Scott Karp at Publishing 2.0 has an interesting post about why journalists should blog independently from their employers (hat tip: Mathew Ingram).  He gives seven reasons:

  • Creating an independent publishing platform — blogging software makes this easy
  • Creating a platform for journalism that isn’t dependent on a corporate entity’s financial fortunes
  • Embracing the power and accepting the responsibility of being a publisher
  • Learning how to use the technologies that are transforming media
  • Putting your career on a growth track by not defining yourself as a print journalist
  • Creating an online resume that shows you can do new media
  • Becoming a node on the new media network — journalism will be networked

(Journalists should inform their employers of their personal blogging endeavors).

These reasons cater to journos' professional interests, and I particularly enjoy the third reason that emphasizes that personal blogs can instill a greater sense of responsibility when done transparently (no anonymity or aliases).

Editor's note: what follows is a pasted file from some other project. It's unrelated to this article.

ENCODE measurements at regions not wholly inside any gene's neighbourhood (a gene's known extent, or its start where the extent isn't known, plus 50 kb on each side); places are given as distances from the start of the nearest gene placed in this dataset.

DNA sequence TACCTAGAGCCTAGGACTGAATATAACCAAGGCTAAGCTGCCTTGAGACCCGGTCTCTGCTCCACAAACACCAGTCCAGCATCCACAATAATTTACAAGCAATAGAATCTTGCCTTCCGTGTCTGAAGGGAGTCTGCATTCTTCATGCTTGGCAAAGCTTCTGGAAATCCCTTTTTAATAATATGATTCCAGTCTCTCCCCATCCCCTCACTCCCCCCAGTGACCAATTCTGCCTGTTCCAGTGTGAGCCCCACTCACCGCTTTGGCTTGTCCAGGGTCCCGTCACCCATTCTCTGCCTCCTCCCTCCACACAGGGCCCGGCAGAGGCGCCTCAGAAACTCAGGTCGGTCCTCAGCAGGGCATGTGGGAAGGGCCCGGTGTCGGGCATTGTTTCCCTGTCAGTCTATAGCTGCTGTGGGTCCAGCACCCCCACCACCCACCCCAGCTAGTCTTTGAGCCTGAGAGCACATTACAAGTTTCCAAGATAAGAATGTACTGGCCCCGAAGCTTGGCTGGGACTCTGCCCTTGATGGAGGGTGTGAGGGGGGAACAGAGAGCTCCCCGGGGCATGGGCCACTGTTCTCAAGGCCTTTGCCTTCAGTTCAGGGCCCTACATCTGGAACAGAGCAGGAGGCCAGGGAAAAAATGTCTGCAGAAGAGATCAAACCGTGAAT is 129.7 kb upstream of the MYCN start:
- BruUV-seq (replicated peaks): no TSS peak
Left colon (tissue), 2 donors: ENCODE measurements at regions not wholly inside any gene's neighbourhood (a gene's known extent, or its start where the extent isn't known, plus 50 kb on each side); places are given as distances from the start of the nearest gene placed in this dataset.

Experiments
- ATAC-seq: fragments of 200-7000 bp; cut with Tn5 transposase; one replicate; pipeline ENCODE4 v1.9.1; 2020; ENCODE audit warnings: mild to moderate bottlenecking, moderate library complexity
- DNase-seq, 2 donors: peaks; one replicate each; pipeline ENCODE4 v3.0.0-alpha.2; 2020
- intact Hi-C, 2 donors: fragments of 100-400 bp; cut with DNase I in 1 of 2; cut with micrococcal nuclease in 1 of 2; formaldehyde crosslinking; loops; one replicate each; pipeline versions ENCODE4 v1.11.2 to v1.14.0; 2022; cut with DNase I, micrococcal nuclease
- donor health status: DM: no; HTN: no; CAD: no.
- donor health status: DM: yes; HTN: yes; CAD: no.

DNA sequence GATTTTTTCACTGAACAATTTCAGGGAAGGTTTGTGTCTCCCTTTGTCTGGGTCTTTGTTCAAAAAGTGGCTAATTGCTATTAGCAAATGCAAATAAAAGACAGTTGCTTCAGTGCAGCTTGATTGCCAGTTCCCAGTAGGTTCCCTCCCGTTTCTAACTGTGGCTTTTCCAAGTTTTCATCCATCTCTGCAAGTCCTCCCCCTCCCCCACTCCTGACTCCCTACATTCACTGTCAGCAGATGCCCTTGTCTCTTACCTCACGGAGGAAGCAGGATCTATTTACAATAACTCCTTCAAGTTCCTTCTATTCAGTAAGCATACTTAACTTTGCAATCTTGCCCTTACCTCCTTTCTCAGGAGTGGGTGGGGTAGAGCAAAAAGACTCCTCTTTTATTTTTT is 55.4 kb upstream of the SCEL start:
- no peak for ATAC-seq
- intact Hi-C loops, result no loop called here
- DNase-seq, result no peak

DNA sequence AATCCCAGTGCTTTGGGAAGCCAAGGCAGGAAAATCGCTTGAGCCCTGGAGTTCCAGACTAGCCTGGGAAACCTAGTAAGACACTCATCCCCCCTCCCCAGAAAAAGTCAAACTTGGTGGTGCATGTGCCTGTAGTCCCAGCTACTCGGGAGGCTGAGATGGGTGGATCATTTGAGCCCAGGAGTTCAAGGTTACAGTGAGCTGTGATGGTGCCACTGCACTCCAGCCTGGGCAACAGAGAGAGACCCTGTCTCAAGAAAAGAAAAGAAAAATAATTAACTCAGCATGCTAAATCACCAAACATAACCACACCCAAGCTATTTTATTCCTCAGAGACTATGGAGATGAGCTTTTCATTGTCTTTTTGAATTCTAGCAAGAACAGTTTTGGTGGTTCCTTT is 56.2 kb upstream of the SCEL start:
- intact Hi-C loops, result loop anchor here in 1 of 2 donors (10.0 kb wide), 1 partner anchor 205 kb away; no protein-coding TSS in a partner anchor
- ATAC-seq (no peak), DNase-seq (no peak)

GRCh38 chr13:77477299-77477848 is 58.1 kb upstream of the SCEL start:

Everyone can bolster their own responsibility, and journalists can help promote this much needed virtrue to others on-line who unfortunately feel that the Internet allows them to cloak their identity – – thus, empowering them to shameless insult and threaten  others.  Journalists' skills and habits like fact-checking and well reasoned decision making can help foster a better environment on-line.

Many journalists feel threatened by the Internet since so much ilk and misinformation is promoted there.  Perhaps they can act as examples of responsibility to others in order to help mold the medium to better suit their desires.  Regardless of how they feel, the media industry is shifting there, and journalists can only help by migrating there — even on their own.